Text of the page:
Presentation on theme: "World History: The Earth and its Peoples"— Presentation transcript:
1 World History: The Earth and its Peoples Chapter 21Revolutionary Changes in the Atlantic World,
2 ObjectivesUnderstand the economic and ideological causes of the American, the French, and the Haitian Revolutions..Be able to discuss and compare the course of the American, the French, and the Haitian revolutions and analyze the reasons for and the significance of the different outcomes of these three revolutions.Understand the successes and the shortcomings of the conservative reaction to the French Revolution as seen in the actions of the Congress of Vienna and the Holy Alliance.Be able to describe the causes and results of agitation for the extension of democratic rights and national self-determination in Europe and the United States of America in the nineteenth-century up to the 1870s..
3 Prelude to Revolution Revolutionary Reasons Enlightenment cost of European warsDutch vs Spain / PortugalEngland vs Spain / DutchEngland vs Francenew taxes to pay for warfiscal crisisintellectual / political thoughtdebate and confrontationattacks on customs / culturesEnlightenmentScientific Revolution to societyCopernicus, Galileo, NewtoncategorizationDenis DiderotCarolus Linnaeus
4 Prelude to Revolution Political Thought John Locke “life, liberty, and property”right to rebellionindividual rights as foundationJean-Jacques Rousseauwill of people sacredmonarch legitimacynot always anti-monarchroyal interest vs RepublicanismCatherine the GreatFrederick the Greatclergy / noble powertax revenuesmiddle class expansionsalon philosophyfreeing of human potentialrejection of colonialism
5 American Revolution, 1775-1800 British Problems - post 1763 colonist settlementstaxes for defenseKing George IIIAmerindian relationsPontiac RebellionVirginia raidsProclamation of 1763slow western settlementStamp Act of 1765printed materialColonist reactionboycotts, organization, vandalism, intimidationBostonBritish Responsemilitary rule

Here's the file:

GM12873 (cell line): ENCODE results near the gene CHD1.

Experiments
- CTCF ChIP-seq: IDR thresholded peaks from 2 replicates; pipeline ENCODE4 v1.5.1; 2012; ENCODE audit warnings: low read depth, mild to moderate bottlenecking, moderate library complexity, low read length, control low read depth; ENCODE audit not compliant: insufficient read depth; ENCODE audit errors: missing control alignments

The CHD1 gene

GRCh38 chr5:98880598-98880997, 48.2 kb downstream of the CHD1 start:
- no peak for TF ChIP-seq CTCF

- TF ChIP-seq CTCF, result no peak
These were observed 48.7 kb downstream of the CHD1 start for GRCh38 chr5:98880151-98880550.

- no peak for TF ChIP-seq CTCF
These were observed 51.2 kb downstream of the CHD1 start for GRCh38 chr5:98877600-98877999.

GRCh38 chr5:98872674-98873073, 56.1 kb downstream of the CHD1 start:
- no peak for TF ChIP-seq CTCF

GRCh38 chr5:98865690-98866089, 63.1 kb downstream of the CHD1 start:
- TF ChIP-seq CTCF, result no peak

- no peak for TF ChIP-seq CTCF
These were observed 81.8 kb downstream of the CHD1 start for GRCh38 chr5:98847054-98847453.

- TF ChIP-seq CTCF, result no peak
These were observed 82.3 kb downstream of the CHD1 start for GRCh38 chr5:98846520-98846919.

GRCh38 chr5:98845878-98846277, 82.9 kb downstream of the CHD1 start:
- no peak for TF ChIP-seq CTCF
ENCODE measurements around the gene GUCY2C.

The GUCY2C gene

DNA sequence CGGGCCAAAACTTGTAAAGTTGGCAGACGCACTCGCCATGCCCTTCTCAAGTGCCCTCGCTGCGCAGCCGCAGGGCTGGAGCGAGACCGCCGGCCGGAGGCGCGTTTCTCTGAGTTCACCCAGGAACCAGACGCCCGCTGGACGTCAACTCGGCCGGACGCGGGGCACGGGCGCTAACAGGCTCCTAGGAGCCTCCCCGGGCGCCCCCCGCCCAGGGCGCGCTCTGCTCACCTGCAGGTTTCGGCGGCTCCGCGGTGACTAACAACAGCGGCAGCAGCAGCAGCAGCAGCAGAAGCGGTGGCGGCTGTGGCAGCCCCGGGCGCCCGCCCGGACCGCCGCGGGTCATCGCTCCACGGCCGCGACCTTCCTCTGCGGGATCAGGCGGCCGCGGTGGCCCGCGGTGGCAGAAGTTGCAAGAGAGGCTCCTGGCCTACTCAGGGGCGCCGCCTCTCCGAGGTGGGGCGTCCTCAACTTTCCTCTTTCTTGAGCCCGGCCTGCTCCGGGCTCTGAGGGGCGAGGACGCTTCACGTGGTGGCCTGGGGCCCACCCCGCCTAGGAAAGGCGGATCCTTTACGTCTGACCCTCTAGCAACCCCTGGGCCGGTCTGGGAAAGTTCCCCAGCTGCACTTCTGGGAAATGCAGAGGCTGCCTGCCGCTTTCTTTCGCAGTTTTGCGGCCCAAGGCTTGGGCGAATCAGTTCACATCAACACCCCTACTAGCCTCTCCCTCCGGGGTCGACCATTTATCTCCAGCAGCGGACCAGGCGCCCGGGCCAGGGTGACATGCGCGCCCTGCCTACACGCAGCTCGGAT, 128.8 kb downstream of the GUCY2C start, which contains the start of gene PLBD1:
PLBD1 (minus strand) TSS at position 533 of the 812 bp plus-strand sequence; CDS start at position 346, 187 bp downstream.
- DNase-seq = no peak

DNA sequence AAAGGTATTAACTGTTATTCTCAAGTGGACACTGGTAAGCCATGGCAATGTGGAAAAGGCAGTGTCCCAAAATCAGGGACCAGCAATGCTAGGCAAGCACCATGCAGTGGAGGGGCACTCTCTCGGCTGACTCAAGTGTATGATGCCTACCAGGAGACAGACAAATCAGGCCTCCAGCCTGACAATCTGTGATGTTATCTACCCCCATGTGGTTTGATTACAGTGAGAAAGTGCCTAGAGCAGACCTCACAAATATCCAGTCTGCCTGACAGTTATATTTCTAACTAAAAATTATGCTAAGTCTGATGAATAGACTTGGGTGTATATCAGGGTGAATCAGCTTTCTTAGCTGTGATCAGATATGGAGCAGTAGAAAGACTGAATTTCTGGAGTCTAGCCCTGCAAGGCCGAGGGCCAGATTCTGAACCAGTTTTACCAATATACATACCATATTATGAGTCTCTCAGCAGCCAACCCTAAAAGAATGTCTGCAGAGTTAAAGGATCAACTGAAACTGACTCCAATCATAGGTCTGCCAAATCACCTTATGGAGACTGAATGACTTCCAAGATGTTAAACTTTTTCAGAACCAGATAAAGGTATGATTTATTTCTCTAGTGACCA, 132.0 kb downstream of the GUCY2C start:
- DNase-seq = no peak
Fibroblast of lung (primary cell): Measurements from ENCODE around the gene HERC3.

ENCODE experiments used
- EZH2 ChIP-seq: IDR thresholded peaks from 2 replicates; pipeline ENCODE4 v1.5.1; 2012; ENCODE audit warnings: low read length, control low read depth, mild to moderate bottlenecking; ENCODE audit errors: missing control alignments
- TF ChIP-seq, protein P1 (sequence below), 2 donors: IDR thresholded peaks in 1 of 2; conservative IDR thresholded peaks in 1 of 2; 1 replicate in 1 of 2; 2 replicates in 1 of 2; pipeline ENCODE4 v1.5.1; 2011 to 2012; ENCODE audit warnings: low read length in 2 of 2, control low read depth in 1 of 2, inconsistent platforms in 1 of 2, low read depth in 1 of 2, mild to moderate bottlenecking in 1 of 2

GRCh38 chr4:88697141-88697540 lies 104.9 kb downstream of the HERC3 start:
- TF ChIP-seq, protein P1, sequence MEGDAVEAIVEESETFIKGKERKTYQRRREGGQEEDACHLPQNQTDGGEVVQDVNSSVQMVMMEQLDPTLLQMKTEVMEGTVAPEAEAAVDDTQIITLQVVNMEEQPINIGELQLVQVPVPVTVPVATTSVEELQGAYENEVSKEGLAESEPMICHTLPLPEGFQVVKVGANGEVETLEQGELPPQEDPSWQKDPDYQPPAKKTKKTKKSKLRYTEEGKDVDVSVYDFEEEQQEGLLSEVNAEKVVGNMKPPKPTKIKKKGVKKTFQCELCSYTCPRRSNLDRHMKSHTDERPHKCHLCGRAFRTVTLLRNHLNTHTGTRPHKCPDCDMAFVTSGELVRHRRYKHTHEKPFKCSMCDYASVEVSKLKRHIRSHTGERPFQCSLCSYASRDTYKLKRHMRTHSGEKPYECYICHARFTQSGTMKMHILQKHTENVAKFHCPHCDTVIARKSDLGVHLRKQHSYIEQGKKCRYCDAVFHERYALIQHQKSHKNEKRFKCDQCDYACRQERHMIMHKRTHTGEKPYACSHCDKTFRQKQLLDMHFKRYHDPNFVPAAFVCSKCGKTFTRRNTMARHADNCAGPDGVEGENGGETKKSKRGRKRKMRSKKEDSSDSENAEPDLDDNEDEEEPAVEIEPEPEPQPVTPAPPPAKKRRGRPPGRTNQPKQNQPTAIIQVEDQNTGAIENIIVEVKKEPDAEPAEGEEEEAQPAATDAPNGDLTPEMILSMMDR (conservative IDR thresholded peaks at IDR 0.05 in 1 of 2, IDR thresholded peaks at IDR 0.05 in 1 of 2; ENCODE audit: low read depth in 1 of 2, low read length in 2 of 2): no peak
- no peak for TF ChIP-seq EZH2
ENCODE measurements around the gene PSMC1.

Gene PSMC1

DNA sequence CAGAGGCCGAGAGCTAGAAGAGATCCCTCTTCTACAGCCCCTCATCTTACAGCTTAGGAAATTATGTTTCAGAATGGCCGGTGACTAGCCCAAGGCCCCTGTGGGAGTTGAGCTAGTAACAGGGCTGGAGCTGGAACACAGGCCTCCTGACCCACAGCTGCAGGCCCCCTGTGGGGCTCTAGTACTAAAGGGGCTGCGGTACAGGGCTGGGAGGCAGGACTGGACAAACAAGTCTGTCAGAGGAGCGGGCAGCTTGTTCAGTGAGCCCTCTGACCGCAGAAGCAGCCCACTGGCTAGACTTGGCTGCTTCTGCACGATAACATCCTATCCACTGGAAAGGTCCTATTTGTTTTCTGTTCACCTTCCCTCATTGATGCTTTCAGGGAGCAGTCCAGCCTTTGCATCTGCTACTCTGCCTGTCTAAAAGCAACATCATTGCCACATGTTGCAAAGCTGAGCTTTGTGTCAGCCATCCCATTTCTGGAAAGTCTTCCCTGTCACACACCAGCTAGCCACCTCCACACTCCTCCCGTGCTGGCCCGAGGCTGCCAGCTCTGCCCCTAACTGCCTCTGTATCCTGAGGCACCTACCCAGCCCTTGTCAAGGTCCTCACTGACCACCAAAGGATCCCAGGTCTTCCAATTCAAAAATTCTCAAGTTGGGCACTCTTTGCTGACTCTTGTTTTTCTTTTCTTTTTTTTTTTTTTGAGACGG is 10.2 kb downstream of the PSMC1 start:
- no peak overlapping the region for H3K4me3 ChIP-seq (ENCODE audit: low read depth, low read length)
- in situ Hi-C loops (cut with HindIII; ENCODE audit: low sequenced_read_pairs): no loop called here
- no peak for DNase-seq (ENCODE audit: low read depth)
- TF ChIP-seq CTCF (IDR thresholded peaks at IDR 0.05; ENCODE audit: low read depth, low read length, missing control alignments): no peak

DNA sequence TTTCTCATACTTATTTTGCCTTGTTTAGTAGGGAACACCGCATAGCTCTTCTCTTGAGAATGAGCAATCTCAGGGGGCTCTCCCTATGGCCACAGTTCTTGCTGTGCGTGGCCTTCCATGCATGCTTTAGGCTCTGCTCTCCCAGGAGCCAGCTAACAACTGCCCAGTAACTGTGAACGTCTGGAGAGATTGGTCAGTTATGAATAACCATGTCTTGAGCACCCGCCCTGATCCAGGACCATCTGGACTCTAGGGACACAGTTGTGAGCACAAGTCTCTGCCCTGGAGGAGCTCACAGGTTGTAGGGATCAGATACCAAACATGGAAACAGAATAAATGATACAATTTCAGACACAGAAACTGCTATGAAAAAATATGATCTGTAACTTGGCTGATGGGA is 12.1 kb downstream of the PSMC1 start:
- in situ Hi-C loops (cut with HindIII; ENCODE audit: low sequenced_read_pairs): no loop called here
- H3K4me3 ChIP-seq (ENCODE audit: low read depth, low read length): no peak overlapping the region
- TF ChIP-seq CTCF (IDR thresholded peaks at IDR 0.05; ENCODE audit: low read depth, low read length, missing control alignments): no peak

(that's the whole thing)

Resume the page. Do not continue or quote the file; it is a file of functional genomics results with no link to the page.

6 American Revolution, 1775-1800 Revolutionary Road Lexington and ConcordContinental CongressGeorge WashingtonCommon SenseJuly 4, 1776SaratogaMohawkJoseph BrantFrenchYorktownGen. Charles CornwallisTreaty of Parisunconditional surrenderprewar debt
7 American Revolution, 1775-1800 Republican Institutions state constitutionswrittenformal ratificationbill of individual rightsArticles of Confederation1st constitutionone house, one voterule by committeeShay’s Rebellionweakness of ArticlesConstitutional Convention2nd American Revolutionthree brancheswhite-male landowners1808
8 The French Revolution, 1789-1815 French Society3 Estates1st - clergy2nd - nobles3rd - all others80% peasantsproblemspoor harvestsinflationunemploymentviolenceruralincreased taxesurbanincreased pricesnon-revolutionary
9 The French Revolution, 1789-1815 War ExpensesAustrian / Spanish SuccessionFrench and Indian War50% budget / debtnew taxes on nobilityLouis XVIsupport for American RevolutionAssembly of Notablesdeny King new taxesEstates General16141st and 2nd Estates alliance3rd Estate ultimatumNational Assembly
10 The French Revolution, 1789-1815 Oath of the Tennis Courtpledge not to separateLouis amasses troopsCrisisbread prices1/3 unemploymentBastilleJuly 14, 1789rural peasant uprisingstax reformDeclaration of the Rights of ManAmerican idealsindividual freedomsrepresentative government
11 The French Revolution, 1789-1815 March to Versailles - Oct. 1789women and breadroyal return to ParisNational Assemblyradical constitutionlimit monarchial powerabolition of nobilityseizing of church landsThe TerrorJanuary 1793Louis’ date with Monsieur GuillotineJacobinsmajority democratsMountainMaximilien Robespierre
12 The French Revolution, 1789-1815 Return to Conservatismmilitary use on demonstrationsreturn of Catholic ChurchDirectoryNapoleon Bonapartepopular authoritarianismresult of Reign of Terrorwomen lose powermilitary reputation = orderNapoleonic Codeequality in lawprotection of propertymilitary success as keyPortugal (1807) Spain (1808)Russia (1812)
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